Are you in a hurry? Just for you, a quick overview of this feature with the Revo-Rama minute! ?
— Le Revo-Rama (@LeRevoRama) 16 octobre 2018
From Paris to Phantasialand’s Hotel Lin Bao in Bruhl, Germany
After having visited some of the best theme parks in Europe, including Efteling which is one of our favourites, our theme park fan friends advised us to check out Phantasialand for the quality of its theming and attractions. The park is just beginning to communicate in French (for the Belgian market initially) and is situated in Brühl near Bonn and Cologne, which is quite a long train ride from Paris. But it would take more than that to put us off, and we really wanted to spend a few days this summer in the Hotel Lin Bao, with its Asian inspiration.
Our arrival at the park in the shuttle (which was free despite what was indicated on the website) was very disconcerting. Between the minimalist entrance and the hotels directly on the roadside, it’s far from what we are used to from other parks. Parks generally have a big area of grounds around them, if only to create a buffer zone and protect the locals from any inconvenience and to organise the car parks and entrance. Phantasialand is cruelly lacking in space which, it appears from the articles that we have read, may be the reason that it has not developed in the same way as Europapark for example (it opened on April 30th, 1967 and has 33 attractions). The “imagineers” had to be extra creative.
However, once inside you’re in another world with an attention to detail that can be sensed as soon as you step into the hotel. The Lin Bao was designed along the ancient principles of Feng Shui. The greeting, in English, is impeccable, and the whole building and the bedroom have a restful atmosphere. We were even lucky enough to receive a visit from the local mascot and had a swim in the pool. An entrance to the park leads directly to the Asia land, enabling you to prolong the theme experience (I can imagine that it’s the same for Matamba which leads directly to the Africa land). The only small problem was the restaurant which didn’t take the theme far enough, and lacked clarity in the different menus: sometimes drinks are included, sometimes they aren’t…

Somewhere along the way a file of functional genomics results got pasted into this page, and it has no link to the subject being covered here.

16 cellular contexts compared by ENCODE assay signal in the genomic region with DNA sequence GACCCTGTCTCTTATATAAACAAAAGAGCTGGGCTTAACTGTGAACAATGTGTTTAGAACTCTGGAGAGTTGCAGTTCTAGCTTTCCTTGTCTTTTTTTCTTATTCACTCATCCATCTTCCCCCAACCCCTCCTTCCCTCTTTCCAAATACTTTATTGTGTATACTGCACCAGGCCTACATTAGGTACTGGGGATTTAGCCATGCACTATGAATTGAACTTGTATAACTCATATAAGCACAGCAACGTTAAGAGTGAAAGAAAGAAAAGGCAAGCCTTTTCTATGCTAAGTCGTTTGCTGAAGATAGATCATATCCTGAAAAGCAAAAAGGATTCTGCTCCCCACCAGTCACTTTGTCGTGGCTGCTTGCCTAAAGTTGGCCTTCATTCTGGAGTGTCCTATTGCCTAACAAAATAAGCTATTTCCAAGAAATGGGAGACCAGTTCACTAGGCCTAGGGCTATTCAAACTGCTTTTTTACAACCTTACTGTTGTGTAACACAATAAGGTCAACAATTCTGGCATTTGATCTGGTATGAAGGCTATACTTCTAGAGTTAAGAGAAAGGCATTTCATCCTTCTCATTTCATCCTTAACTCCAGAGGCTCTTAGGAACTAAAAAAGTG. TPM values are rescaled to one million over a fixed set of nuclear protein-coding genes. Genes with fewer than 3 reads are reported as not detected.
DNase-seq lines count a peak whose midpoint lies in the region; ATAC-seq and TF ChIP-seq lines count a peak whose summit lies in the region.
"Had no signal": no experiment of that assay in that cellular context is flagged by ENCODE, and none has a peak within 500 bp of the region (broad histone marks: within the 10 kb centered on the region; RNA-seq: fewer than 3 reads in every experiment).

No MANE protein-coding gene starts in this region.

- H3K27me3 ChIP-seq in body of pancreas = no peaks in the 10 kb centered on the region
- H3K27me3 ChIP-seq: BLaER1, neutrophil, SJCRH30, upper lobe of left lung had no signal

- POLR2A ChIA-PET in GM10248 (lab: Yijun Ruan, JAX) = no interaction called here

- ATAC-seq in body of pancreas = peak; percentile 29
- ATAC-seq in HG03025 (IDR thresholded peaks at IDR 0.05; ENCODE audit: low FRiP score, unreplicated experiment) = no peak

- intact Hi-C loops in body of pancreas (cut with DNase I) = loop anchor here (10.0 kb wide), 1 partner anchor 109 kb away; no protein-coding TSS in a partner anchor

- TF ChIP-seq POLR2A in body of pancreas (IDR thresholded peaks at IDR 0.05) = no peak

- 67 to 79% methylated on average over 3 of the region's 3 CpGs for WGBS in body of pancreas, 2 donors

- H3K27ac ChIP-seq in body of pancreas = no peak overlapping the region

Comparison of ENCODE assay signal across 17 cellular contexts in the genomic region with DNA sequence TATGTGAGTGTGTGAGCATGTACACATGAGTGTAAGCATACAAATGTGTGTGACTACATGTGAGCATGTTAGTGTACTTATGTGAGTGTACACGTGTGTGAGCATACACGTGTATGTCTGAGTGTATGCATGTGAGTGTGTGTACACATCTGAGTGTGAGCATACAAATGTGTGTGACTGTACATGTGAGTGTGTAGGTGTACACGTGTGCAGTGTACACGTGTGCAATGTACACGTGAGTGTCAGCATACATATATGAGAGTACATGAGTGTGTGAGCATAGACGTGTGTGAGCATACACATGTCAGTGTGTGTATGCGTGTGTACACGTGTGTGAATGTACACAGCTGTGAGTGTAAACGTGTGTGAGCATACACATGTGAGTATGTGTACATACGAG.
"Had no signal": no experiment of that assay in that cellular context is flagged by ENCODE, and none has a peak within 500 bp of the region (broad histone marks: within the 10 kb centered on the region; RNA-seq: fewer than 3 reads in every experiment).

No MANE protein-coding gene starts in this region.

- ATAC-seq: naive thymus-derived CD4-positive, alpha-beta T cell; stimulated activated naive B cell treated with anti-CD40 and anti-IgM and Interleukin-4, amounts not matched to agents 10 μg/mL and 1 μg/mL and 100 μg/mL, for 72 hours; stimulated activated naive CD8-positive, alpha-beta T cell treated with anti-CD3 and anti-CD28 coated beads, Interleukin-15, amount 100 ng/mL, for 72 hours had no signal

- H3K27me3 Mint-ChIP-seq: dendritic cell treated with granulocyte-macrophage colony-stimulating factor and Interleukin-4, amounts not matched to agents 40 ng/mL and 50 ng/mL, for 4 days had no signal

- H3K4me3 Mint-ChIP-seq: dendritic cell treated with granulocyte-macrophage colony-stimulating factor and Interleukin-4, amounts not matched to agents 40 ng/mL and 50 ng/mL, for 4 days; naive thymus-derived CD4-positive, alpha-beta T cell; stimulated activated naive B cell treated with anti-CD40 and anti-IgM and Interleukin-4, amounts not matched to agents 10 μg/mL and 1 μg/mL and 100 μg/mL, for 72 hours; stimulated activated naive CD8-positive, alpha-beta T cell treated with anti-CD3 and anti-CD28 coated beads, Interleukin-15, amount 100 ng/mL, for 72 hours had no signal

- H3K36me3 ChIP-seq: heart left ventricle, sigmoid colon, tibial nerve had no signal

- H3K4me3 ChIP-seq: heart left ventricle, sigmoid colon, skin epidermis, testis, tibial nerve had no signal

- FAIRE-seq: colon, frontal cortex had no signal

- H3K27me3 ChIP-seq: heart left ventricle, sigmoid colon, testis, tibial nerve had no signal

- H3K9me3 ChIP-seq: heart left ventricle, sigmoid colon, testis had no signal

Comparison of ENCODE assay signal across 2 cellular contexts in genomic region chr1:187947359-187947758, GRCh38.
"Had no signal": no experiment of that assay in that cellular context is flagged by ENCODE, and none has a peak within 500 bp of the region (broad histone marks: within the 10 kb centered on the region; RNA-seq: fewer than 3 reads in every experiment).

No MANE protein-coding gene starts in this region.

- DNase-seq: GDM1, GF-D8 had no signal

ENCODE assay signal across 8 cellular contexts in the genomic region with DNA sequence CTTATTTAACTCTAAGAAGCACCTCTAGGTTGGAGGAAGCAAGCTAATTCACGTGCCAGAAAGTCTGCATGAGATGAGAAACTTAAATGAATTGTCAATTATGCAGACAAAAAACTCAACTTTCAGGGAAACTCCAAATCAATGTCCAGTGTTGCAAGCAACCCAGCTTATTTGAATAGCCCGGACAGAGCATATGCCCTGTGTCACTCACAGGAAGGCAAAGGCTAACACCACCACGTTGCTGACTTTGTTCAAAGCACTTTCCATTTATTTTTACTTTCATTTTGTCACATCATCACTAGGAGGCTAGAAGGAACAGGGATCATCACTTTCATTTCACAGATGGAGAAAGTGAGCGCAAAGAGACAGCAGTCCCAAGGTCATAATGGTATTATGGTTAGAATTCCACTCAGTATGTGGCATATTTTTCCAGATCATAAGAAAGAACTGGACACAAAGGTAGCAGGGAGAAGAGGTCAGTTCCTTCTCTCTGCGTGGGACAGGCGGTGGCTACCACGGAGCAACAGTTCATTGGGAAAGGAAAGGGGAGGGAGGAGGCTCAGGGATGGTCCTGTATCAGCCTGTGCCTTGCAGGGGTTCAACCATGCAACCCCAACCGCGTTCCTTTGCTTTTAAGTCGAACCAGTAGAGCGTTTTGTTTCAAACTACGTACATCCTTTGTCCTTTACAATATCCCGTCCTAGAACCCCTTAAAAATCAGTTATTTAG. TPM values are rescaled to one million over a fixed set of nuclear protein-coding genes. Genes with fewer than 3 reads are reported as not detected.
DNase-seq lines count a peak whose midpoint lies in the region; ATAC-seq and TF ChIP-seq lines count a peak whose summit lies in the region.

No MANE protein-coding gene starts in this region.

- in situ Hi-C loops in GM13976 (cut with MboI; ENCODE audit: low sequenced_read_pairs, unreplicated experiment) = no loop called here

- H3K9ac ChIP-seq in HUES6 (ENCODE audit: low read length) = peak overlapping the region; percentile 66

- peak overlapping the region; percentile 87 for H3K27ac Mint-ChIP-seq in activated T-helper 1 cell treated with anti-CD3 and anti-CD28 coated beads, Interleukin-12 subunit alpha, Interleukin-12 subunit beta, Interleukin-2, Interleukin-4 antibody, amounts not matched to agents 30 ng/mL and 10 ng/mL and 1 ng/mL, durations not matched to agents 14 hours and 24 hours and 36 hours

Come with us to check-out Phantasialand’s Hotel Lin Bao in this episode of the Revo-Rama!
Phantasialand: A charming park, full of surprises from Klugheim to Alt Berlin with a trip through Deep in Africa.
While we had a few equivalents to the Fast Pass (1 per day and per person which is not a lot), we didn’t really need them, except for some really popular attractions like River Quest. The queues during our two-day stay weren’t very long (or maybe we’re just used to Disneyland Paris…) and waiting 30 minutes for Maus au Chocolat didn’t seem excessive. However, we could have done without waiting 90 minutes for TARON. Phantasialand’s star attraction is a multi-launch roller coaster (imagine Rock’n Roller Coaster gaining speed during the ride), doesn’t have any time saving coupons, which is a real pity.
We were surprised by the park’s layout. While the theming is ever present, the attractions seem to be built on top of each other. RAIK crosses paths with TARON, and you go quickly from one land to another which makes it hard to get your bearings at first. Klugheim is really nice, Deep in Africa is a bit short despite its Black Mamba, for us the Wow effect came from Alt Berlin, the German capital in the 1920s. It’s a bit like Main Street USA with a two story carousel at one end and flying chairs at the other, and finishing up with a really fun interactive scenic ride: Maus au Chocolat. We’d love to have this instead of Ratatouille at the Walt Disney Studios. However, the characters in the happenings were a bit disconcerting between the soldier and the fake baby in its cradle…
Follow us for a guided visit of Phantasialand in this video episode of the Revo-Rama!
Phantasialand is clearly a full day’s work. If you’re coming from France, you may as well stay a few days and take your time to enjoy it all without having to rush.
The one thing we regret is that the park’s new focus on thrill rides seems to be, with the exclusion of Maus au Chocolat, at the expense of the dark rides which could do with a makeover. The Madhouse was really disappointing and they’re missing other experiences like a Flying Theatre, 4D/5D cinema, simulators… for a bit of variety.
I’m sure we’ll go back again, but Phantasialand is missing something for it to be our dream park, and it certainly wouldn’t dethrone (in Europe) either Disneyland Paris or Efteling. Europa Park is different again with so many attractions (over 60).
So what do you think of Phantasialand?